Keith Jarrett/Charlie Haden Last Dance (ECM)
What did they know when they titled the last recording released before Haden’s death on July 11? That his boyhood polio had returned, fatally as it turned out. Polio long ago robbed his young singing voice. So he became perhaps the most songful of bassists. That instrumental voice captures the nostalgia of “My Old Fame” with the gruff huskiness of a burly romantic , whispering the song in her imagined ear, or dancing in his dreams — an uncertain step or two, then finding his inner Astaire.
The rhythmic poise carries a resounding, muscular tone — Haden dwelled in the bass fiddle’s natural depths, rather than trying to make it zip around like a guitar, as so many contemporary bassists try to.
So he became one of the best duets players ever, going back the quiet revelation of these musicians’ duets on Haden’s 1976 recording Closeness. Nobody listened or responded more closely than Charlie Haden. In this 2007 session, he fleshes out pianist Jarrett’s every lyrical turn of phrase with splendid harmony, or spare countermelody. Some striking substitute chords make the overplayed Round Midnight beam like a new moon.
Haden’s extended solo on “Where Can I Go Without You?” magnificently extends the melodic contours and the meaning of the song as if the rhetorical question had been deposited directly in the heart of the listener.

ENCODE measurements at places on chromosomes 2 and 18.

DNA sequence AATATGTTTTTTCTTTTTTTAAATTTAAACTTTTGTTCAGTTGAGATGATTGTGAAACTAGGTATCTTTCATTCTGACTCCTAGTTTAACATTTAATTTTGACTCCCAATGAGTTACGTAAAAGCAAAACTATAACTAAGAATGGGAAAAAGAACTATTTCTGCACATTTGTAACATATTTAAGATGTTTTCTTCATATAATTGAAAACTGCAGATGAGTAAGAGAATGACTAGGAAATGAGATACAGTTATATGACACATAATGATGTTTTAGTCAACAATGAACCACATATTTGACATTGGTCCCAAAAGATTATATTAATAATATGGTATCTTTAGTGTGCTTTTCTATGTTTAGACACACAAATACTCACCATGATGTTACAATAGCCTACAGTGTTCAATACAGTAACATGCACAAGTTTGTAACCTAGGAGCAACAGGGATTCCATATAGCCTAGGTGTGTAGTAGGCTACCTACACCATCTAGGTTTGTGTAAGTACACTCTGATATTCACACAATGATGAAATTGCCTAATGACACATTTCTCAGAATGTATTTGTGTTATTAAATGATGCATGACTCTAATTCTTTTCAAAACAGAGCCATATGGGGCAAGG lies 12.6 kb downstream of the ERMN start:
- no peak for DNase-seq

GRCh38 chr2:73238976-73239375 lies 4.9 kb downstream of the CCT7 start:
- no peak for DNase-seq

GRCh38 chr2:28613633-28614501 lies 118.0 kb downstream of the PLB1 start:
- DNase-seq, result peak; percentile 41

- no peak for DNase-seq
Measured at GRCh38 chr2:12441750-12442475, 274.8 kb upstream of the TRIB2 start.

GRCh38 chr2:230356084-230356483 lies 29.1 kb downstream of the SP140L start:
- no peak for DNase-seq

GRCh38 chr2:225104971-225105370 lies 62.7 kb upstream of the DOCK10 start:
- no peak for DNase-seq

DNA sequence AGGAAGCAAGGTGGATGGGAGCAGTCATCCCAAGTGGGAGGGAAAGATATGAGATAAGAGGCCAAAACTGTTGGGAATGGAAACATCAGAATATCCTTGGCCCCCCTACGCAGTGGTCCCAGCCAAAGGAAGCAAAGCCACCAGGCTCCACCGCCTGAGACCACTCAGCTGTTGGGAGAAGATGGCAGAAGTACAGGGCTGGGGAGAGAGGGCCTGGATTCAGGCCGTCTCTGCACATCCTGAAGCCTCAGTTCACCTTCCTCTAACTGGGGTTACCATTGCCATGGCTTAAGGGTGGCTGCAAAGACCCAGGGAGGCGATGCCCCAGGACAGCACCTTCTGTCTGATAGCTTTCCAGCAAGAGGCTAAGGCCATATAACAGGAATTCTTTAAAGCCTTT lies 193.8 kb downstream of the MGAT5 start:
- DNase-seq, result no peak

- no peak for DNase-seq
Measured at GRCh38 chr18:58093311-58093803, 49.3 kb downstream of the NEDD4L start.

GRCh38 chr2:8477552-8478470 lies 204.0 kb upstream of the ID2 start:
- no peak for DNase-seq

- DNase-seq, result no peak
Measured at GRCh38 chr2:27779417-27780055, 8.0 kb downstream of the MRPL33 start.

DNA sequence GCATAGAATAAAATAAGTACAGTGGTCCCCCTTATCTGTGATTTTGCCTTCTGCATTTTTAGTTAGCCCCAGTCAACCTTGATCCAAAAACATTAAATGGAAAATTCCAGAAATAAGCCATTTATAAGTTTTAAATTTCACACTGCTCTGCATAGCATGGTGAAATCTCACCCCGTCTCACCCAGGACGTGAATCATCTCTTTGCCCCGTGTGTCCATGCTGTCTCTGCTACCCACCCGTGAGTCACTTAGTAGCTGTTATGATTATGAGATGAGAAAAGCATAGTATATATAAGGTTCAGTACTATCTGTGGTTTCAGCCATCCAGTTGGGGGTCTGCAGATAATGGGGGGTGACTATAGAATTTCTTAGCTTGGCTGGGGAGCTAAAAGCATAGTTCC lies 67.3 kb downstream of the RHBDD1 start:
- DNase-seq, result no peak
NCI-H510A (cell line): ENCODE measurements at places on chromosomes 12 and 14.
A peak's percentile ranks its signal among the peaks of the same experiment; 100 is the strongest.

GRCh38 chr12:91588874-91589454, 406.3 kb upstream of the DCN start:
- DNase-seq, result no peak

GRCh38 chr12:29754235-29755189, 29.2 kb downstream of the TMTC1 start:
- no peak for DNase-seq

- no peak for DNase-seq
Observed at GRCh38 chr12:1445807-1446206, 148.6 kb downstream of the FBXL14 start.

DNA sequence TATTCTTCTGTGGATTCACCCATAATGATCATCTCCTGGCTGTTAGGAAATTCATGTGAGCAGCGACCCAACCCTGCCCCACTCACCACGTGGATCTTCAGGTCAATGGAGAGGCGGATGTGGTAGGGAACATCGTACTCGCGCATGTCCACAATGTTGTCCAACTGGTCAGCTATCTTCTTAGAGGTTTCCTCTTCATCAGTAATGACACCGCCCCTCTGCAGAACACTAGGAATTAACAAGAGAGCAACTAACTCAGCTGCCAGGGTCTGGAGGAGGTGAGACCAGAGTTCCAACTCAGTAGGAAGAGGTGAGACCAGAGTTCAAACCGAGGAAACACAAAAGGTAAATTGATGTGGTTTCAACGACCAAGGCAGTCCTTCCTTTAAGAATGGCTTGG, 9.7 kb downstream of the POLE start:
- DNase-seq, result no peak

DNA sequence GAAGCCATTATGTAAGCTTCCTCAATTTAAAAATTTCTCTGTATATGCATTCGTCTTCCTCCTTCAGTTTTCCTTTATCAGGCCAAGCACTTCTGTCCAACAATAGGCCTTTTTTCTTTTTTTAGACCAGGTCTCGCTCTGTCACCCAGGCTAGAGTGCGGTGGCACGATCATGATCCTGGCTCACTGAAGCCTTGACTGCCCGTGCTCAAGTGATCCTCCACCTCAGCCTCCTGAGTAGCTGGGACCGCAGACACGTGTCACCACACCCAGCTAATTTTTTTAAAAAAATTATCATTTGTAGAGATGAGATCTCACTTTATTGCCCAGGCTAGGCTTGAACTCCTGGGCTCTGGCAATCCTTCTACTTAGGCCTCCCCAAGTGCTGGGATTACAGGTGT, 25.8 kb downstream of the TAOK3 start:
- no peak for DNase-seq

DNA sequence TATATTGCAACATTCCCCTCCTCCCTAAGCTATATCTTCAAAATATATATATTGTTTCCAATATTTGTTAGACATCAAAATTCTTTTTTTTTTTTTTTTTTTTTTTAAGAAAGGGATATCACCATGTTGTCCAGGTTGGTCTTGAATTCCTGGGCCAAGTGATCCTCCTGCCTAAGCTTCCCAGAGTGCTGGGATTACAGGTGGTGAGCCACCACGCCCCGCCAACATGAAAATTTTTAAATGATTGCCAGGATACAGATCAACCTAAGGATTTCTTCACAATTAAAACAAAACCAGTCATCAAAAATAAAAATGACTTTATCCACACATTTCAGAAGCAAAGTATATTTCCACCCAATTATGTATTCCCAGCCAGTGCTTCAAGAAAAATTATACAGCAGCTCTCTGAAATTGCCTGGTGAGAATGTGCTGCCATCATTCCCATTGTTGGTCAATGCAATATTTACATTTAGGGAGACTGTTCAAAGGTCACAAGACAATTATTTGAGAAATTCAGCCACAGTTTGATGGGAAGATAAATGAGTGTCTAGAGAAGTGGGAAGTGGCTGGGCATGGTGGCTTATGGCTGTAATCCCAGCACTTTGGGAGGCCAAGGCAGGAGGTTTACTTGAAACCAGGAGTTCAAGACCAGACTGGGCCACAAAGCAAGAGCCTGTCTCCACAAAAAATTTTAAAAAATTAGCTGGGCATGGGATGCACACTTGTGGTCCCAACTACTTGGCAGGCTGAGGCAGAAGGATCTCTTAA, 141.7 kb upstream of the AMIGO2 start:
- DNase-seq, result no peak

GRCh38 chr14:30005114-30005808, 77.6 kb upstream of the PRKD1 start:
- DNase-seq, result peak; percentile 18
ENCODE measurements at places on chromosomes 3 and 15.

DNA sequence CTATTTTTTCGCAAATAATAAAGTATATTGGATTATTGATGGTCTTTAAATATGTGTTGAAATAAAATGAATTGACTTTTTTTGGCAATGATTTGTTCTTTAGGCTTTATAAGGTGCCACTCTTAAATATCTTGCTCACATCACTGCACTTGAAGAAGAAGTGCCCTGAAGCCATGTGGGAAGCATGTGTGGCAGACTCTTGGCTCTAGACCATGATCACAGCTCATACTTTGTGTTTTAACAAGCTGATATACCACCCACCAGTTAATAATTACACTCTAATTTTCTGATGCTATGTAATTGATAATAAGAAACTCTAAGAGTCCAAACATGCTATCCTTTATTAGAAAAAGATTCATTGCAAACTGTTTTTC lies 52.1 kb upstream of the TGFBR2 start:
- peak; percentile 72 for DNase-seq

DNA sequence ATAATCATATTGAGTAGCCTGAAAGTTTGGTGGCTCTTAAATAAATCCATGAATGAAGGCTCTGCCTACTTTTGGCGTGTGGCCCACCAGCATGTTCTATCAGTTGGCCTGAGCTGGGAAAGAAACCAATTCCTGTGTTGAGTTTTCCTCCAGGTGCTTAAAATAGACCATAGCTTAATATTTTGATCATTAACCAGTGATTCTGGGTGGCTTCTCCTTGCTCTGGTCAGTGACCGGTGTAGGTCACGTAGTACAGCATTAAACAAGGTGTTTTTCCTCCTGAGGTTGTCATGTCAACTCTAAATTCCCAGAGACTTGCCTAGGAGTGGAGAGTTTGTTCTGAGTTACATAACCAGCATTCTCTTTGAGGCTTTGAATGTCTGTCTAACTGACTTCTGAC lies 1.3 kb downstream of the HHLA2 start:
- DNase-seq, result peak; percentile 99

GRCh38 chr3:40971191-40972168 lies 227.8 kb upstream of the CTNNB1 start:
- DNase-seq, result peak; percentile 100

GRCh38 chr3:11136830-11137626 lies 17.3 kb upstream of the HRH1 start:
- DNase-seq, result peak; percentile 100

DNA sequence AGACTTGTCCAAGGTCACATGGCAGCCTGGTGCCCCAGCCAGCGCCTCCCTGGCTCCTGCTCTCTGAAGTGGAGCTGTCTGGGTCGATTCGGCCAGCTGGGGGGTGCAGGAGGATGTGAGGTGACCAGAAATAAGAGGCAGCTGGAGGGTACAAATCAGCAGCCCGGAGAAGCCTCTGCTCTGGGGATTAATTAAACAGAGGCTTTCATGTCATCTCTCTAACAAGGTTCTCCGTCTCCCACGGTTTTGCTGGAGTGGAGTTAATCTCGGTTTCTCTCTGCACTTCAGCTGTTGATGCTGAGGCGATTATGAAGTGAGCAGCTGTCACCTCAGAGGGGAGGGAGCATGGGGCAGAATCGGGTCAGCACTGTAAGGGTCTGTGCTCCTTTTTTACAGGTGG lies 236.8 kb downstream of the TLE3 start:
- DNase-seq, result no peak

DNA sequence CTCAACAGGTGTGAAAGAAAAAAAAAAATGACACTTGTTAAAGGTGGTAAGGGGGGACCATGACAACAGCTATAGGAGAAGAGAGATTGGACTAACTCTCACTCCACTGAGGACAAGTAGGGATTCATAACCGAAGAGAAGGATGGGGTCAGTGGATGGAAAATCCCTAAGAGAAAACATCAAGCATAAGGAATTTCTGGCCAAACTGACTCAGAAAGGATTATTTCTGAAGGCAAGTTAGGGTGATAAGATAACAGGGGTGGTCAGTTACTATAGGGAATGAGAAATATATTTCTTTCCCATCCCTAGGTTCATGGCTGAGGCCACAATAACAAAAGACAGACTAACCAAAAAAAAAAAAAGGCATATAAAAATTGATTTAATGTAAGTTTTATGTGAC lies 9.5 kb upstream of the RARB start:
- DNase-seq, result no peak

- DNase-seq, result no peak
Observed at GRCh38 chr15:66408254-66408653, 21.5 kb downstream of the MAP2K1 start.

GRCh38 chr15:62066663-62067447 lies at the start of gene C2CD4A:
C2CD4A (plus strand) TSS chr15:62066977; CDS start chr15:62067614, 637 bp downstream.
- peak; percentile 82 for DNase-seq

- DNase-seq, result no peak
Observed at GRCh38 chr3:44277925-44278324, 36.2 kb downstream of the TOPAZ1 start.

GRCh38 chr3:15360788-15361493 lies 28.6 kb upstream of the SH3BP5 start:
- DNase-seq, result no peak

Pianist Keith Jarrett (left) and the bassist Charlie Haden, who died July 11, take a break during the sessions that produced “Last Dance.” Courtesy amazon.com
Yet his epitaph might be another standard, “Everything Happens to Me.” Not as a solipsistic whine, this was a humble man. Rather, he was person who lived a full creative life, embracing all life’s wonders, cruelty and strangeness with his artful gifts and passion for justice, while battling the infidels of his body and spirit, to the end.
Haden could also swing and fast-walk the bass buoyantly, as on Bud Powell’s “Dance of the Infidels.” Last Dance’s uninvited infidel was polio,* and by the time it ends — with “Every Time We Say Goodbye” and then “Goodbye” — you know how he and Jarrett hate saying goodbye, and yet can’t stop saying it, and singing it.
A somewhat shorter version of this review was published first in the Shepherd Express.
* Haden died of post-polio syndrome. He had contracted polio as a child.
Some of this material was part of a CC obituary profile of Haden at https://kevernacular.com/?p=4420